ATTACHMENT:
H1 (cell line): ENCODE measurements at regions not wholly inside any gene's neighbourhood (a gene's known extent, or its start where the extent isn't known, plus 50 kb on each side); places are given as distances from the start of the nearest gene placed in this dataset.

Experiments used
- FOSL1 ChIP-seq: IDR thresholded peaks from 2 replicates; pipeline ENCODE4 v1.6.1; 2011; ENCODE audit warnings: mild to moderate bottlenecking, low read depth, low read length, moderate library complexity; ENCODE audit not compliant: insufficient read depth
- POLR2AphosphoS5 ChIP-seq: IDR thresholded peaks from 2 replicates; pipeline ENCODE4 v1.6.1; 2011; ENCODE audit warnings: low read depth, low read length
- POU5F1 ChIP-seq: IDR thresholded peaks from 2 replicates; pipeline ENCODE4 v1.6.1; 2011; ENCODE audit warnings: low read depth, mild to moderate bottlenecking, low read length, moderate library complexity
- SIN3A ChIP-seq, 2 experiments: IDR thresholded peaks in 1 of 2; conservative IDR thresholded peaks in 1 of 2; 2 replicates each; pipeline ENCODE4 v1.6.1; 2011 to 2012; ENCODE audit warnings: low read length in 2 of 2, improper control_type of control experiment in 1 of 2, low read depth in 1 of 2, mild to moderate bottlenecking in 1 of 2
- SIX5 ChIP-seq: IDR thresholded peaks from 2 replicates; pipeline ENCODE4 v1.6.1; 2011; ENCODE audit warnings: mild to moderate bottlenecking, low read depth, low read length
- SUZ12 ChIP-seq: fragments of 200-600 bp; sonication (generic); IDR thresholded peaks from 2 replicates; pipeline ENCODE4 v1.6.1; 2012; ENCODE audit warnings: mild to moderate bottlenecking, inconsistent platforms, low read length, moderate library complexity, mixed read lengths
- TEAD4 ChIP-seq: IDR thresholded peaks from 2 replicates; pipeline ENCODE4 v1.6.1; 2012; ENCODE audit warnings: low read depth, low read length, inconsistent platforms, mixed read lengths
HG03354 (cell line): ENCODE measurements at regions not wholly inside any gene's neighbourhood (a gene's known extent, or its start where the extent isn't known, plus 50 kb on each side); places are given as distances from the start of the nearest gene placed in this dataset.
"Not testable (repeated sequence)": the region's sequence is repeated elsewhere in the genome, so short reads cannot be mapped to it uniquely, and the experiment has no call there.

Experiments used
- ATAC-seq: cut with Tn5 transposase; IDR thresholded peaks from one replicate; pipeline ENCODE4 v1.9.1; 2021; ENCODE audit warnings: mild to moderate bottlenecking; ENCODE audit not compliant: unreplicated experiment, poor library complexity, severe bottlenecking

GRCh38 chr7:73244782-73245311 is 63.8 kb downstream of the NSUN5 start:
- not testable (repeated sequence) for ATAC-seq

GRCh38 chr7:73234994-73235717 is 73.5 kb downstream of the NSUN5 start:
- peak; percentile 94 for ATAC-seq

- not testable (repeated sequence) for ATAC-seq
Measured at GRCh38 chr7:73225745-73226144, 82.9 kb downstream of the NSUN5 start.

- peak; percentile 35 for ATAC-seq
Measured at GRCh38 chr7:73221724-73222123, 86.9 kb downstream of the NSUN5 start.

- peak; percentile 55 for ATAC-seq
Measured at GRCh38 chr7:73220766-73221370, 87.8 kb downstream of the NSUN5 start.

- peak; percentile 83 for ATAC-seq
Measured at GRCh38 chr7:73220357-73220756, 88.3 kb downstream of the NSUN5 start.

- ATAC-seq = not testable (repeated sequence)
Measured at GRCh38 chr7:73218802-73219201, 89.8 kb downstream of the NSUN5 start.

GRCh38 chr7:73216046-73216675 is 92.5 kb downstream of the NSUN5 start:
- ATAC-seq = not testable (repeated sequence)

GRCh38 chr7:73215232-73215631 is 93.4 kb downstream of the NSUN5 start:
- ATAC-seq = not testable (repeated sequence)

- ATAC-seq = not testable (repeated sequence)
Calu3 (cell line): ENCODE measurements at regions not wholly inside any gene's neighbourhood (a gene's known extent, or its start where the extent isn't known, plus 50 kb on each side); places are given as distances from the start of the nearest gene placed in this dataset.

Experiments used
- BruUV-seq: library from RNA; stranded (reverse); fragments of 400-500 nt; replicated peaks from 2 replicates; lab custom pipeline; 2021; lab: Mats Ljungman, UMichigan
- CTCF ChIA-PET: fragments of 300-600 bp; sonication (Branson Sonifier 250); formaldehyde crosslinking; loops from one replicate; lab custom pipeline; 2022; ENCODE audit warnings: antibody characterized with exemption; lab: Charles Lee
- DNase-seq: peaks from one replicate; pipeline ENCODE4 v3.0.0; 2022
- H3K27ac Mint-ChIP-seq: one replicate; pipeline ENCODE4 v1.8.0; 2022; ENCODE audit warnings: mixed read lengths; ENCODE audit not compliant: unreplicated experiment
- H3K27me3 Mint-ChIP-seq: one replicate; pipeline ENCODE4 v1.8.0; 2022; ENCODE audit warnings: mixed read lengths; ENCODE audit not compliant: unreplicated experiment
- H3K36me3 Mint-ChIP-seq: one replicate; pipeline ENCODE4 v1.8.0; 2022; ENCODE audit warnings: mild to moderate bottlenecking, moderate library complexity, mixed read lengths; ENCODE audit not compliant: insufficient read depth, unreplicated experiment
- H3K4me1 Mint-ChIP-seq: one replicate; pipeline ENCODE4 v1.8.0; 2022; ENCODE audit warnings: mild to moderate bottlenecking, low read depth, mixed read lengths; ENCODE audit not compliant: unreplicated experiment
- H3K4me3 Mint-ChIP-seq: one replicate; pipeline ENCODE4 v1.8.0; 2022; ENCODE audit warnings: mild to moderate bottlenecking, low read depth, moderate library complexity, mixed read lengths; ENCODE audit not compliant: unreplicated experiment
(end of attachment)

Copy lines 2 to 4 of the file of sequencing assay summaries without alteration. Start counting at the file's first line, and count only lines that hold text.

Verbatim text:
Experiments used
- FOSL1 ChIP-seq: IDR thresholded peaks from 2 replicates; pipeline ENCODE4 v1.6.1; 2011; ENCODE audit warnings: mild to moderate bottlenecking, low read depth, low read length, moderate library complexity; ENCODE audit not compliant: insufficient read depth
- POLR2AphosphoS5 ChIP-seq: IDR thresholded peaks from 2 replicates; pipeline ENCODE4 v1.6.1; 2011; ENCODE audit warnings: low read depth, low read length